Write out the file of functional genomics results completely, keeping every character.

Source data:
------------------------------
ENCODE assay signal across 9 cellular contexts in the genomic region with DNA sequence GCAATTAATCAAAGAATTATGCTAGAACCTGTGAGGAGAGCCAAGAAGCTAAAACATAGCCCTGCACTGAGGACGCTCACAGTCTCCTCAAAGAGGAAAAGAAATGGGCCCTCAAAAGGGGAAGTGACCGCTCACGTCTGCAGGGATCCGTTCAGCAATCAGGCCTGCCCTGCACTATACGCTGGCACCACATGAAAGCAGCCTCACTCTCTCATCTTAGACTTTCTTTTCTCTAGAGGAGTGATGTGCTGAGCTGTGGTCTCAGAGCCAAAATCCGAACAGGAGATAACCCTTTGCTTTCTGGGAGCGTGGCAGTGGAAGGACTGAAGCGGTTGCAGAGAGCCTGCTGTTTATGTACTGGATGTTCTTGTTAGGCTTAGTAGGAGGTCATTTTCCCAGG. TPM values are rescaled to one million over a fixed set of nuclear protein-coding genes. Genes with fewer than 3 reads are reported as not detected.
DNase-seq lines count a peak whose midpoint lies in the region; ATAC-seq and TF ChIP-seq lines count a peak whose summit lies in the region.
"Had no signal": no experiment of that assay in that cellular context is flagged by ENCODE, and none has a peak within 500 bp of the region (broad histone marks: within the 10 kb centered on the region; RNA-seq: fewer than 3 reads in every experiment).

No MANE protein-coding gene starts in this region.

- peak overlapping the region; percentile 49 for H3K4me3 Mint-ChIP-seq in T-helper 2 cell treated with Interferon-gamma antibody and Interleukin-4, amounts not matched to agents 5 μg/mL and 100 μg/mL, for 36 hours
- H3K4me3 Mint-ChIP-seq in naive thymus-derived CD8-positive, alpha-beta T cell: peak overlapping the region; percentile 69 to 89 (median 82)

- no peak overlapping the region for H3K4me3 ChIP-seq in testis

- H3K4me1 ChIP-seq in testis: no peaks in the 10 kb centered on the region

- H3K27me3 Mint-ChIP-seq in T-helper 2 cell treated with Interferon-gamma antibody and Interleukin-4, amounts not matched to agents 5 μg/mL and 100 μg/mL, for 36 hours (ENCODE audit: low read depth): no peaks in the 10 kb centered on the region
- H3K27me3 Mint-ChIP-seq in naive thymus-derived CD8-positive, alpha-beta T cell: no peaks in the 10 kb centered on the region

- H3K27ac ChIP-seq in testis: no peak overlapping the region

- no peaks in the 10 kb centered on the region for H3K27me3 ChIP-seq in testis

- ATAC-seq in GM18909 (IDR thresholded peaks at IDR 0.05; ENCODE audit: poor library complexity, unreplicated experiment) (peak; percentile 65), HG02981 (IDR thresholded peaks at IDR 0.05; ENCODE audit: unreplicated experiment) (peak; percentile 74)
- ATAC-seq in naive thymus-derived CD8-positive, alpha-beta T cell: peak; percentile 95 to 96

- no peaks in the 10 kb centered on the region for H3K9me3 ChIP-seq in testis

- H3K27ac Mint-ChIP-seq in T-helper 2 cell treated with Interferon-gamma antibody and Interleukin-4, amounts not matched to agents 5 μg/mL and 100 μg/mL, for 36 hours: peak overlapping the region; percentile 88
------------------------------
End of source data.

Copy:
ENCODE assay signal across 9 cellular contexts in the genomic region with DNA sequence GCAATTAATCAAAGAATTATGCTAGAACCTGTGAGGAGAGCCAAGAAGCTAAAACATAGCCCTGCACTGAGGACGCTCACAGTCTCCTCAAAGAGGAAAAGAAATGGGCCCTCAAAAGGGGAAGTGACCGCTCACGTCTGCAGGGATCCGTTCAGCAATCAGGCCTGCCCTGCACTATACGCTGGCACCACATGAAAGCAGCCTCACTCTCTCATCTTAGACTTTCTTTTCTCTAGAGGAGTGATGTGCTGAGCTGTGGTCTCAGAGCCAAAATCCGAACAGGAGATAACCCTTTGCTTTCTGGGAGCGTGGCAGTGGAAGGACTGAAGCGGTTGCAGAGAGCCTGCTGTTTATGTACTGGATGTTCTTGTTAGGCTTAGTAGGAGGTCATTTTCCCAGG. TPM values are rescaled to one million over a fixed set of nuclear protein-coding genes. Genes with fewer than 3 reads are reported as not detected.
DNase-seq lines count a peak whose midpoint lies in the region; ATAC-seq and TF ChIP-seq lines count a peak whose summit lies in the region.
"Had no signal": no experiment of that assay in that cellular context is flagged by ENCODE, and none has a peak within 500 bp of the region (broad histone marks: within the 10 kb centered on the region; RNA-seq: fewer than 3 reads in every experiment).

No MANE protein-coding gene starts in this region.

- peak overlapping the region; percentile 49 for H3K4me3 Mint-ChIP-seq in T-helper 2 cell treated with Interferon-gamma antibody and Interleukin-4, amounts not matched to agents 5 μg/mL and 100 μg/mL, for 36 hours
- H3K4me3 Mint-ChIP-seq in naive thymus-derived CD8-positive, alpha-beta T cell: peak overlapping the region; percentile 69 to 89 (median 82)

- no peak overlapping the region for H3K4me3 ChIP-seq in testis

- H3K4me1 ChIP-seq in testis: no peaks in the 10 kb centered on the region

- H3K27me3 Mint-ChIP-seq in T-helper 2 cell treated with Interferon-gamma antibody and Interleukin-4, amounts not matched to agents 5 μg/mL and 100 μg/mL, for 36 hours (ENCODE audit: low read depth): no peaks in the 10 kb centered on the region
- H3K27me3 Mint-ChIP-seq in naive thymus-derived CD8-positive, alpha-beta T cell: no peaks in the 10 kb centered on the region

- H3K27ac ChIP-seq in testis: no peak overlapping the region

- no peaks in the 10 kb centered on the region for H3K27me3 ChIP-seq in testis

- ATAC-seq in GM18909 (IDR thresholded peaks at IDR 0.05; ENCODE audit: poor library complexity, unreplicated experiment) (peak; percentile 65), HG02981 (IDR thresholded peaks at IDR 0.05; ENCODE audit: unreplicated experiment) (peak; percentile 74)
- ATAC-seq in naive thymus-derived CD8-positive, alpha-beta T cell: peak; percentile 95 to 96

- no peaks in the 10 kb centered on the region for H3K9me3 ChIP-seq in testis

- H3K27ac Mint-ChIP-seq in T-helper 2 cell treated with Interferon-gamma antibody and Interleukin-4, amounts not matched to agents 5 μg/mL and 100 μg/mL, for 36 hours: peak overlapping the region; percentile 88